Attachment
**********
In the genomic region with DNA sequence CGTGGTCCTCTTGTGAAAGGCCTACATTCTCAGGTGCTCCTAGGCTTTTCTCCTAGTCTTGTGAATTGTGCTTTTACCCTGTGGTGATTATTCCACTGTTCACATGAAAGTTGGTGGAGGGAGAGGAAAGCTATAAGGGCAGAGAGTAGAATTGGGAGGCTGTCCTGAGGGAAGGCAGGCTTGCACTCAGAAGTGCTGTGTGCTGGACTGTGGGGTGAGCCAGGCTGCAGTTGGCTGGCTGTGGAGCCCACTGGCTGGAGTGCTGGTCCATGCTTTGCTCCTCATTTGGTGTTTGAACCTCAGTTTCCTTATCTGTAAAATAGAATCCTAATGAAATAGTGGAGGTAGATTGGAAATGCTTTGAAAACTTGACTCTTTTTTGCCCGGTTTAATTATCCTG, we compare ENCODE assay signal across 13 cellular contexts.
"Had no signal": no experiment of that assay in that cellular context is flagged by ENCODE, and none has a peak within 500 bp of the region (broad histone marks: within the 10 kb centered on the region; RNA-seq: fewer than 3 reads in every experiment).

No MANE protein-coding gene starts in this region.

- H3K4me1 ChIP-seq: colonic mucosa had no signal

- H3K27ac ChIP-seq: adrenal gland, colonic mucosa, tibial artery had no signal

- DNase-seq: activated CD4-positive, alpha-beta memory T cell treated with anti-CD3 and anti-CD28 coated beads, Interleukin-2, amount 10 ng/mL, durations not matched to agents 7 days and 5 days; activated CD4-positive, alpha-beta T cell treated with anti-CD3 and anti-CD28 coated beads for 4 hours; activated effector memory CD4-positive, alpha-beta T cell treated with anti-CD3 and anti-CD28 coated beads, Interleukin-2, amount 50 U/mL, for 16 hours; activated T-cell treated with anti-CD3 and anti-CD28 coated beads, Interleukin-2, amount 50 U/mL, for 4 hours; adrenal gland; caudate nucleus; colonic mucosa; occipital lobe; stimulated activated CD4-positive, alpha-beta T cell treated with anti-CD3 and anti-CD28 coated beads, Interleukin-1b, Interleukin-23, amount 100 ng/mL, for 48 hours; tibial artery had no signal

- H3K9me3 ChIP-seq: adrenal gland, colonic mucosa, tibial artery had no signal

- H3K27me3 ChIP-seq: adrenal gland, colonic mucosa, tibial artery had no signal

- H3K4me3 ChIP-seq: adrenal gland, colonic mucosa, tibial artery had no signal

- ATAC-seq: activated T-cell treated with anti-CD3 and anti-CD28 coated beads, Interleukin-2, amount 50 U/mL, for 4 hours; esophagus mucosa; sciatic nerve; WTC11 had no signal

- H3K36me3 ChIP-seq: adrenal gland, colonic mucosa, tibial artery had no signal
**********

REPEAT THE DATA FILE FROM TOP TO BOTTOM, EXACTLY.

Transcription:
In the genomic region with DNA sequence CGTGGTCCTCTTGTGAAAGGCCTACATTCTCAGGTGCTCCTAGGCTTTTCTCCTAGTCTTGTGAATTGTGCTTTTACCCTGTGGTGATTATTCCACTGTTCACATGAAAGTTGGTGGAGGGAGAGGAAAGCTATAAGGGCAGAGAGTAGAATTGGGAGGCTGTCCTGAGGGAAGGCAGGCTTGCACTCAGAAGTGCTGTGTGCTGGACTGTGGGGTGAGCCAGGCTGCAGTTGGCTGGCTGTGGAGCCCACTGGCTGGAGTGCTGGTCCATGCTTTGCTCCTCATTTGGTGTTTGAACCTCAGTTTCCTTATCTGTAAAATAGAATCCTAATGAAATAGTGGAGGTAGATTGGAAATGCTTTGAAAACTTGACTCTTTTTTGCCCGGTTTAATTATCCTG, we compare ENCODE assay signal across 13 cellular contexts.
"Had no signal": no experiment of that assay in that cellular context is flagged by ENCODE, and none has a peak within 500 bp of the region (broad histone marks: within the 10 kb centered on the region; RNA-seq: fewer than 3 reads in every experiment).

No MANE protein-coding gene starts in this region.

- H3K4me1 ChIP-seq: colonic mucosa had no signal

- H3K27ac ChIP-seq: adrenal gland, colonic mucosa, tibial artery had no signal

- DNase-seq: activated CD4-positive, alpha-beta memory T cell treated with anti-CD3 and anti-CD28 coated beads, Interleukin-2, amount 10 ng/mL, durations not matched to agents 7 days and 5 days; activated CD4-positive, alpha-beta T cell treated with anti-CD3 and anti-CD28 coated beads for 4 hours; activated effector memory CD4-positive, alpha-beta T cell treated with anti-CD3 and anti-CD28 coated beads, Interleukin-2, amount 50 U/mL, for 16 hours; activated T-cell treated with anti-CD3 and anti-CD28 coated beads, Interleukin-2, amount 50 U/mL, for 4 hours; adrenal gland; caudate nucleus; colonic mucosa; occipital lobe; stimulated activated CD4-positive, alpha-beta T cell treated with anti-CD3 and anti-CD28 coated beads, Interleukin-1b, Interleukin-23, amount 100 ng/mL, for 48 hours; tibial artery had no signal

- H3K9me3 ChIP-seq: adrenal gland, colonic mucosa, tibial artery had no signal

- H3K27me3 ChIP-seq: adrenal gland, colonic mucosa, tibial artery had no signal

- H3K4me3 ChIP-seq: adrenal gland, colonic mucosa, tibial artery had no signal

- ATAC-seq: activated T-cell treated with anti-CD3 and anti-CD28 coated beads, Interleukin-2, amount 50 U/mL, for 4 hours; esophagus mucosa; sciatic nerve; WTC11 had no signal

- H3K36me3 ChIP-seq: adrenal gland, colonic mucosa, tibial artery had no signal